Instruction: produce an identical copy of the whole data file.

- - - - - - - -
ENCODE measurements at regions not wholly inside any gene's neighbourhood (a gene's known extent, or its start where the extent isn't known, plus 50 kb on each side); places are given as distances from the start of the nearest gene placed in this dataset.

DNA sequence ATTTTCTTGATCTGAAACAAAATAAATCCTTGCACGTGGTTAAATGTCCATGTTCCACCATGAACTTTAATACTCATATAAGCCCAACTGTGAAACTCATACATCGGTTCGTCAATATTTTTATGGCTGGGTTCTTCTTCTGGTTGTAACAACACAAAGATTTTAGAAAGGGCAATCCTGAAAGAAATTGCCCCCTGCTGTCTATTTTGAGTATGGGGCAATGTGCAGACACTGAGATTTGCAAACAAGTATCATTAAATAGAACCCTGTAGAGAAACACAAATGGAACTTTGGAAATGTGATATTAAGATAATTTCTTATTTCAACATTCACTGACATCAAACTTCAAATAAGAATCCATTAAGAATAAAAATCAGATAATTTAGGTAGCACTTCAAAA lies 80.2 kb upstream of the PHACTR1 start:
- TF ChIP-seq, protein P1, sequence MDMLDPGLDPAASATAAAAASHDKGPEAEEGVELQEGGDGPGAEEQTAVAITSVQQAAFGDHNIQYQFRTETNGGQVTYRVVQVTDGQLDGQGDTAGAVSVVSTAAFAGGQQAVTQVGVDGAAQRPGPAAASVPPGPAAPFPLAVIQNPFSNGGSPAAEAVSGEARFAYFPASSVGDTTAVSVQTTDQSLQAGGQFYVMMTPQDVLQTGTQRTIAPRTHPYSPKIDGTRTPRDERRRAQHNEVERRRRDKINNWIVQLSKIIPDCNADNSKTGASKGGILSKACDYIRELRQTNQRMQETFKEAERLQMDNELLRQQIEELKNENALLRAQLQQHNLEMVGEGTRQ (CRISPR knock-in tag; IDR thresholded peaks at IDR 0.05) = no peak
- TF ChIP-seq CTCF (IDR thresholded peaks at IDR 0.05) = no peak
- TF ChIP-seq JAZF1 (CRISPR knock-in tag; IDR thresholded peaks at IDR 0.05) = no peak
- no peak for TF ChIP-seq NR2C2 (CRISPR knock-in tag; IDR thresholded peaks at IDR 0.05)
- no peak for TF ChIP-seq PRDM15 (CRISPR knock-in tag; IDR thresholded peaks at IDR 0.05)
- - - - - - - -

ENCODE measurements at regions not wholly inside any gene's neighbourhood (a gene's known extent, or its start where the extent isn't known, plus 50 kb on each side); places are given as distances from the start of the nearest gene placed in this dataset.

DNA sequence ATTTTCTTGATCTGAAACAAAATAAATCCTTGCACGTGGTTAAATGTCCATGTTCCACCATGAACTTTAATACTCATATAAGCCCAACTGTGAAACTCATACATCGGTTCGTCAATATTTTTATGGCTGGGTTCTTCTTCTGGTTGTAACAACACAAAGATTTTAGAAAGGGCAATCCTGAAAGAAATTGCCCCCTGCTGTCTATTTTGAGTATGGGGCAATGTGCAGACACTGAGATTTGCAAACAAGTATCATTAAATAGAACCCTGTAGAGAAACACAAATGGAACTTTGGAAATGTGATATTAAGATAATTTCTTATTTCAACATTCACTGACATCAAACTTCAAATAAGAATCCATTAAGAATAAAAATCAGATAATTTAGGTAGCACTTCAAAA lies 80.2 kb upstream of the PHACTR1 start:
- TF ChIP-seq, protein P1, sequence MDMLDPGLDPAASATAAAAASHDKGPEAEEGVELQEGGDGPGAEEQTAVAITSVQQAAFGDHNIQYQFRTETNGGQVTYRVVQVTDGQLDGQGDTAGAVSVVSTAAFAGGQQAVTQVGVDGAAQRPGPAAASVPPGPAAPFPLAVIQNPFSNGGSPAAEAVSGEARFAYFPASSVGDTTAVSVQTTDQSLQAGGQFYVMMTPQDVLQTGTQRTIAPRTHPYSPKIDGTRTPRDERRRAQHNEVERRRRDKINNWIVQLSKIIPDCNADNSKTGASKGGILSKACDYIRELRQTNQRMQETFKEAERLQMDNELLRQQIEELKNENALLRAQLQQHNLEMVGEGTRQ (CRISPR knock-in tag; IDR thresholded peaks at IDR 0.05) = no peak
- TF ChIP-seq CTCF (IDR thresholded peaks at IDR 0.05) = no peak
- TF ChIP-seq JAZF1 (CRISPR knock-in tag; IDR thresholded peaks at IDR 0.05) = no peak
- no peak for TF ChIP-seq NR2C2 (CRISPR knock-in tag; IDR thresholded peaks at IDR 0.05)
- no peak for TF ChIP-seq PRDM15 (CRISPR knock-in tag; IDR thresholded peaks at IDR 0.05)